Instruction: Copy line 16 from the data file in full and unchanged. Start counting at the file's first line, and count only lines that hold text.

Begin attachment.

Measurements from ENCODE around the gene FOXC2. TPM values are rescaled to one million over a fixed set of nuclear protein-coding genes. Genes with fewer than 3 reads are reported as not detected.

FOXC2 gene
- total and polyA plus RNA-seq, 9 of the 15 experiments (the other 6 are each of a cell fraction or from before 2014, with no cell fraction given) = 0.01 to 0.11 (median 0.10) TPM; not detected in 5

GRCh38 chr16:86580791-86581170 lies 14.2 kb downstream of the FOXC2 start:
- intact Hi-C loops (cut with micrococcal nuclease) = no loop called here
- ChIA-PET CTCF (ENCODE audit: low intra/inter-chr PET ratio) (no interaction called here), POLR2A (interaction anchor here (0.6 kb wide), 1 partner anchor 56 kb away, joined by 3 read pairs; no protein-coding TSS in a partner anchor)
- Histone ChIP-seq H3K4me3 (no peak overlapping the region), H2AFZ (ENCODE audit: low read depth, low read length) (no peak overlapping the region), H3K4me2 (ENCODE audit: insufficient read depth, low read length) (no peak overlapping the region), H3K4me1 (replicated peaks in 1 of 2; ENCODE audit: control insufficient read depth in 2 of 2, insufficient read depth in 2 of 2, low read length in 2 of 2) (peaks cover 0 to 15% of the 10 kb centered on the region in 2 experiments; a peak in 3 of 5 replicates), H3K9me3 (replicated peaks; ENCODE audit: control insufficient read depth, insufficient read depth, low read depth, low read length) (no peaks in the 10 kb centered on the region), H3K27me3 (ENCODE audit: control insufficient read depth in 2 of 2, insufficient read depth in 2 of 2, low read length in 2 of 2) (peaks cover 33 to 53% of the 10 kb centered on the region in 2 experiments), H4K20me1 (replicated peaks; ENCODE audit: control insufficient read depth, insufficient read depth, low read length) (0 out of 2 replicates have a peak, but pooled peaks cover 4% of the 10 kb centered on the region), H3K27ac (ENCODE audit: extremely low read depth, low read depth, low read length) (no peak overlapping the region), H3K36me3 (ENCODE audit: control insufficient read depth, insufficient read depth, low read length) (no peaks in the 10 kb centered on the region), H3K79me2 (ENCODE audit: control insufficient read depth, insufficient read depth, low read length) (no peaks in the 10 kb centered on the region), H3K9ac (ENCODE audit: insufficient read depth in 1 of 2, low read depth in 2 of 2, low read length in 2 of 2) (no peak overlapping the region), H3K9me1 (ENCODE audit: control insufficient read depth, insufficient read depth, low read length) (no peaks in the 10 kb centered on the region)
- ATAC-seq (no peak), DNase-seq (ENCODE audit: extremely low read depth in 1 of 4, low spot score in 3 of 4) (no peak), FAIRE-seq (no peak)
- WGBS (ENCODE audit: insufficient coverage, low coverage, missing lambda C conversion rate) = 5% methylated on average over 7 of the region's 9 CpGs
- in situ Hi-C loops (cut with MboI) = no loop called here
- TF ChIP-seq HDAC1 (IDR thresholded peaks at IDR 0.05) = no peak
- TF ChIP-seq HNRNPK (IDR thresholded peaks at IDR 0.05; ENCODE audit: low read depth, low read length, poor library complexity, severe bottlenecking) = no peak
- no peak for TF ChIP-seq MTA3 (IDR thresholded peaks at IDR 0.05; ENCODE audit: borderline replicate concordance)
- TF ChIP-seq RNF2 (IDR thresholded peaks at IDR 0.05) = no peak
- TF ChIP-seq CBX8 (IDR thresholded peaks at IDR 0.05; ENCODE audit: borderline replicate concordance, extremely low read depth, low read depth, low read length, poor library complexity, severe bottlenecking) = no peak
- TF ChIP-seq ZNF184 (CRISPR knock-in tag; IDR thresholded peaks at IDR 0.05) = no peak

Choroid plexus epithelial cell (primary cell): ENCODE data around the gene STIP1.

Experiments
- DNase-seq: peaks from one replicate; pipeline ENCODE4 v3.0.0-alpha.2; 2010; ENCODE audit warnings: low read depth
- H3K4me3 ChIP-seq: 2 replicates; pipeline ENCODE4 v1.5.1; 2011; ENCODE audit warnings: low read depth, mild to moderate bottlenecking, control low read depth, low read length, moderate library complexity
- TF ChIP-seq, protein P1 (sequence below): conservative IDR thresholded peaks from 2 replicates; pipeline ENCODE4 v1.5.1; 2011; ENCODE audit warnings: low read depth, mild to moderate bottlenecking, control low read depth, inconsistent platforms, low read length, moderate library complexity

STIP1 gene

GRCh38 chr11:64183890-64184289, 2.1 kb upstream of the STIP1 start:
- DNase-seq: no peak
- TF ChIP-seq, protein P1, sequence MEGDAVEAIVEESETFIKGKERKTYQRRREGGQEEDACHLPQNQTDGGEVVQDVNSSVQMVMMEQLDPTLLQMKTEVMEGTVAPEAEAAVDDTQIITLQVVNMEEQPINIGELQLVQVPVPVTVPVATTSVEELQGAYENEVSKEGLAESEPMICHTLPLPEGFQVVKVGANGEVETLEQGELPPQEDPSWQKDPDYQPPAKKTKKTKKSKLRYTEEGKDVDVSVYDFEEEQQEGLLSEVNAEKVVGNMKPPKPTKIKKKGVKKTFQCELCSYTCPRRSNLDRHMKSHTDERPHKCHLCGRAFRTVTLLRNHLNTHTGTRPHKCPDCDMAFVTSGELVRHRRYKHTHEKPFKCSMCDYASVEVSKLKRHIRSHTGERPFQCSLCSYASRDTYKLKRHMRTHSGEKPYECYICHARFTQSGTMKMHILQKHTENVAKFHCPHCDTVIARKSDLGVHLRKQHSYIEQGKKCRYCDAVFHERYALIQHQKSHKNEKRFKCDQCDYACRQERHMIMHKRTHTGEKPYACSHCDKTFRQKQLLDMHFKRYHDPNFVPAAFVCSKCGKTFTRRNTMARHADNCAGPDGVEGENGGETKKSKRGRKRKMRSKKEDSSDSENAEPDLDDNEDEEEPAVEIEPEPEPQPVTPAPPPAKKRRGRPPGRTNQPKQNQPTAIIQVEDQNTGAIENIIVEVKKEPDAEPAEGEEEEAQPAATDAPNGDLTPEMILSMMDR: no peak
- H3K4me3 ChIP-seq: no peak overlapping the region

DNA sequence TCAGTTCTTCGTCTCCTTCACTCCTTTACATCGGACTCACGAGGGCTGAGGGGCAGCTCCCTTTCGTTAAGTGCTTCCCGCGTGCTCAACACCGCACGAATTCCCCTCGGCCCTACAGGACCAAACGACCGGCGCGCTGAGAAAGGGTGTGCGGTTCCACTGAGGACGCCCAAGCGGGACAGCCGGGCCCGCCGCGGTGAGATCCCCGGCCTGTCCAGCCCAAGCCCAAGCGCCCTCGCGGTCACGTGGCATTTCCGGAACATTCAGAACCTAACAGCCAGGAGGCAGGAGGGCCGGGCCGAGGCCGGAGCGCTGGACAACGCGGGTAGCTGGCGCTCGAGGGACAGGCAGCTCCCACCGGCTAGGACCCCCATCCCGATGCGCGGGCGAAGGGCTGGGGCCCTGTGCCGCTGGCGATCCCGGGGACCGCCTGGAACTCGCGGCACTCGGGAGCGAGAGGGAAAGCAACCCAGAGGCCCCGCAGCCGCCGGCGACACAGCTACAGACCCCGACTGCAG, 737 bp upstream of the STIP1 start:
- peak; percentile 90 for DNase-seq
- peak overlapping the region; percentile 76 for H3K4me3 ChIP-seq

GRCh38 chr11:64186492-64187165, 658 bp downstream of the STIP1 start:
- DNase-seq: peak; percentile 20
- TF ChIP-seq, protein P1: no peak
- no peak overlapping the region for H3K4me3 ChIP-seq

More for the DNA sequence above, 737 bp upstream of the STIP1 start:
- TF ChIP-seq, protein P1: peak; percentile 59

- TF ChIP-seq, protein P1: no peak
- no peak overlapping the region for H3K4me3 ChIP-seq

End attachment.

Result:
- TF ChIP-seq ZNF184 (CRISPR knock-in tag; IDR thresholded peaks at IDR 0.05) = no peak